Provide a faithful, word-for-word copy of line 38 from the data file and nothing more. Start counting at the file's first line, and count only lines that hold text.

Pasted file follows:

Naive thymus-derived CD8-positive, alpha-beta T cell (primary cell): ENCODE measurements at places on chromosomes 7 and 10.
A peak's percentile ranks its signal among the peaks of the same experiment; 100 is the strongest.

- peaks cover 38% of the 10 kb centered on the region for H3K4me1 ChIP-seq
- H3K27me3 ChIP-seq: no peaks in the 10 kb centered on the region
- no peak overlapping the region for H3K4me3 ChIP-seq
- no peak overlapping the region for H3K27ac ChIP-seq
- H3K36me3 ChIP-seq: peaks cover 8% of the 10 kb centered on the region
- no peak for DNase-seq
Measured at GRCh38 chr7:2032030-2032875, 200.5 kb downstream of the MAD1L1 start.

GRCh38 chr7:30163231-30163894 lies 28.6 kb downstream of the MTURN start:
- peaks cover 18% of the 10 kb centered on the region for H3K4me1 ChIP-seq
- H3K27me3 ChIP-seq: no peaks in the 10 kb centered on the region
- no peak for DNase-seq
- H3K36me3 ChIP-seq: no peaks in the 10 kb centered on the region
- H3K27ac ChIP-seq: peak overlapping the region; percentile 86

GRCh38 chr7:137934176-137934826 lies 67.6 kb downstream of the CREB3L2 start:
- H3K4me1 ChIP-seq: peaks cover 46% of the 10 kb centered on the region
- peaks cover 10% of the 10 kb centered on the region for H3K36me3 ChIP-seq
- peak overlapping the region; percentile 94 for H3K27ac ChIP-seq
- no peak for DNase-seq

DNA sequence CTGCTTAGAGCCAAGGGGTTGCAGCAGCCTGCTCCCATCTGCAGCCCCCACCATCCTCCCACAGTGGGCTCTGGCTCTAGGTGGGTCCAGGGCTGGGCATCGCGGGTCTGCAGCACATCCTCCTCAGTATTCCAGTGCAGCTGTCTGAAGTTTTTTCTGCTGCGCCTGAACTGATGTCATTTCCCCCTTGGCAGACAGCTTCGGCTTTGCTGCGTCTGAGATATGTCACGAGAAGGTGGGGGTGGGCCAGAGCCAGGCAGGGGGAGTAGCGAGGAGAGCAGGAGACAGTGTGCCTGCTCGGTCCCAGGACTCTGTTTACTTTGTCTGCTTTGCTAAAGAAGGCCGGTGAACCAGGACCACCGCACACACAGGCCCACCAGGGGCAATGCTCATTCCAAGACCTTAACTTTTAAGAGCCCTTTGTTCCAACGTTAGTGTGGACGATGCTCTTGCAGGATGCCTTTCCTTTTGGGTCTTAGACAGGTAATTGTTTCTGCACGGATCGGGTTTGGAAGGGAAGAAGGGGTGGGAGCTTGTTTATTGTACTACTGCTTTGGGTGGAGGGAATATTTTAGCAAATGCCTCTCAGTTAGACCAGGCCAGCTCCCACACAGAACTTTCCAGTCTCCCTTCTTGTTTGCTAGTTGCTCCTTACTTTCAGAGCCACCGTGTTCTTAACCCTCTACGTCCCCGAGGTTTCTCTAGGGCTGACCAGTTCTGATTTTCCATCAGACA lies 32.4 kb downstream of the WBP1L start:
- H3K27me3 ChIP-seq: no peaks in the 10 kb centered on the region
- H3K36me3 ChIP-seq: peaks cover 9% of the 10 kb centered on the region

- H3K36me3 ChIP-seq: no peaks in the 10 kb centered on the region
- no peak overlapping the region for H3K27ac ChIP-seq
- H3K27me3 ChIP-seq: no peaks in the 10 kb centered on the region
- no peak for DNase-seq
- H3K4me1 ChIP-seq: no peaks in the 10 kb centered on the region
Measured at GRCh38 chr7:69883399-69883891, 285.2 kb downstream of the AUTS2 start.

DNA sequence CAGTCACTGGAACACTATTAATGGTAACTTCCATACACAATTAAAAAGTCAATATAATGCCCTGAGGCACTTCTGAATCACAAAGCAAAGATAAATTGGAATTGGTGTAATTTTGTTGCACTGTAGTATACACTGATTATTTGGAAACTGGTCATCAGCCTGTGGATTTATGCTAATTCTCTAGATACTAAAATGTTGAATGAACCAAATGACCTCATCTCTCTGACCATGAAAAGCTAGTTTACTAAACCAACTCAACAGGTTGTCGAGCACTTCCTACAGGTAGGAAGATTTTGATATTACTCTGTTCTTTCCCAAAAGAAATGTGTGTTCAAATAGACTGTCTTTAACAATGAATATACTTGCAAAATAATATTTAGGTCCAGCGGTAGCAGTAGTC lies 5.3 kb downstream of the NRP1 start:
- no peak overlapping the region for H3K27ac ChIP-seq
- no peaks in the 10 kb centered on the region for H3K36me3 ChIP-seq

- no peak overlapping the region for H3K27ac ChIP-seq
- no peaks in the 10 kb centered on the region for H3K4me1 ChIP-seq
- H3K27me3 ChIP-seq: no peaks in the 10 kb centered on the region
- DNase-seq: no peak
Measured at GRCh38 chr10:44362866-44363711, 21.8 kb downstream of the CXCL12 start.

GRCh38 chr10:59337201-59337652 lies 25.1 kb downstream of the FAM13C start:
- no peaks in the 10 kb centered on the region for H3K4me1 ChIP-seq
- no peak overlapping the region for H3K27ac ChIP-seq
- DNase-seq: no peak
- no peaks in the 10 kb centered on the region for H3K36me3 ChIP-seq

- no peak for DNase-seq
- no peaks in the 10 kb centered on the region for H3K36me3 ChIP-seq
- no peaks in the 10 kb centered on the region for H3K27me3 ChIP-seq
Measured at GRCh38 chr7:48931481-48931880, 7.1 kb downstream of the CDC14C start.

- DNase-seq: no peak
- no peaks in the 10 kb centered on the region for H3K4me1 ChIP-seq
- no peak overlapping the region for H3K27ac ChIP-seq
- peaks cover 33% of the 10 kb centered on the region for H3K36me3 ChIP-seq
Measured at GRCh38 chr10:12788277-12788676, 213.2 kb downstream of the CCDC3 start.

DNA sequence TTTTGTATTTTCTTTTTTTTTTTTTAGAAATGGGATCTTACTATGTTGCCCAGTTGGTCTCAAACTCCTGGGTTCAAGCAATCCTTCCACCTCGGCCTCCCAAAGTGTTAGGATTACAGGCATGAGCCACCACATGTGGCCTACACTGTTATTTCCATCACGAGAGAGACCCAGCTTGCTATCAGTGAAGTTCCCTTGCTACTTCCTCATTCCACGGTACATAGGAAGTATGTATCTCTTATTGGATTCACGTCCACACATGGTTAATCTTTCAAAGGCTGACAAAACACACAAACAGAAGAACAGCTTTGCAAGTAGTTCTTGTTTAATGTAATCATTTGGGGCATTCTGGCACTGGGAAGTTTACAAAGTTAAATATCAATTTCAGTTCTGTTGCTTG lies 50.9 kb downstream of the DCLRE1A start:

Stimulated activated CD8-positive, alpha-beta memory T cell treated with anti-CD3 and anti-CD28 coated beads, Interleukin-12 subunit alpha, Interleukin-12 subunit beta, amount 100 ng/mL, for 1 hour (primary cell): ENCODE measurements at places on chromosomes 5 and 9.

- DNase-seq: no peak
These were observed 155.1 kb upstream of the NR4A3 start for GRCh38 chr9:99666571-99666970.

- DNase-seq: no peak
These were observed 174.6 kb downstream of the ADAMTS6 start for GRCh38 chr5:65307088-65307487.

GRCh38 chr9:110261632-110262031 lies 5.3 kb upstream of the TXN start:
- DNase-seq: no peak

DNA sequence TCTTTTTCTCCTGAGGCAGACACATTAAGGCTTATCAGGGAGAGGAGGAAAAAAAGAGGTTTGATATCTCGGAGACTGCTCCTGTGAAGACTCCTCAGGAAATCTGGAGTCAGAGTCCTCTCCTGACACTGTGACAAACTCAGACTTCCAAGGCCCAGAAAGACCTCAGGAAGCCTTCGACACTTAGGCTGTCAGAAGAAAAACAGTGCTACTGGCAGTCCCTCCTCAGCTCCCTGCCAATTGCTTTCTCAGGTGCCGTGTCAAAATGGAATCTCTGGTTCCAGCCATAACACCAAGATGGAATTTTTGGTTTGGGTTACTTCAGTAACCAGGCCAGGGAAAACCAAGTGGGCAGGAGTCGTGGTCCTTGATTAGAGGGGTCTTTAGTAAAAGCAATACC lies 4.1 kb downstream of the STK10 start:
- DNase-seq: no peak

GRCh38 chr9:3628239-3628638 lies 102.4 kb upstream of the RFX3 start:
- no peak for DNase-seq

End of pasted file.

GRCh38 chr10:59337201-59337652 lies 25.1 kb downstream of the FAM13C start: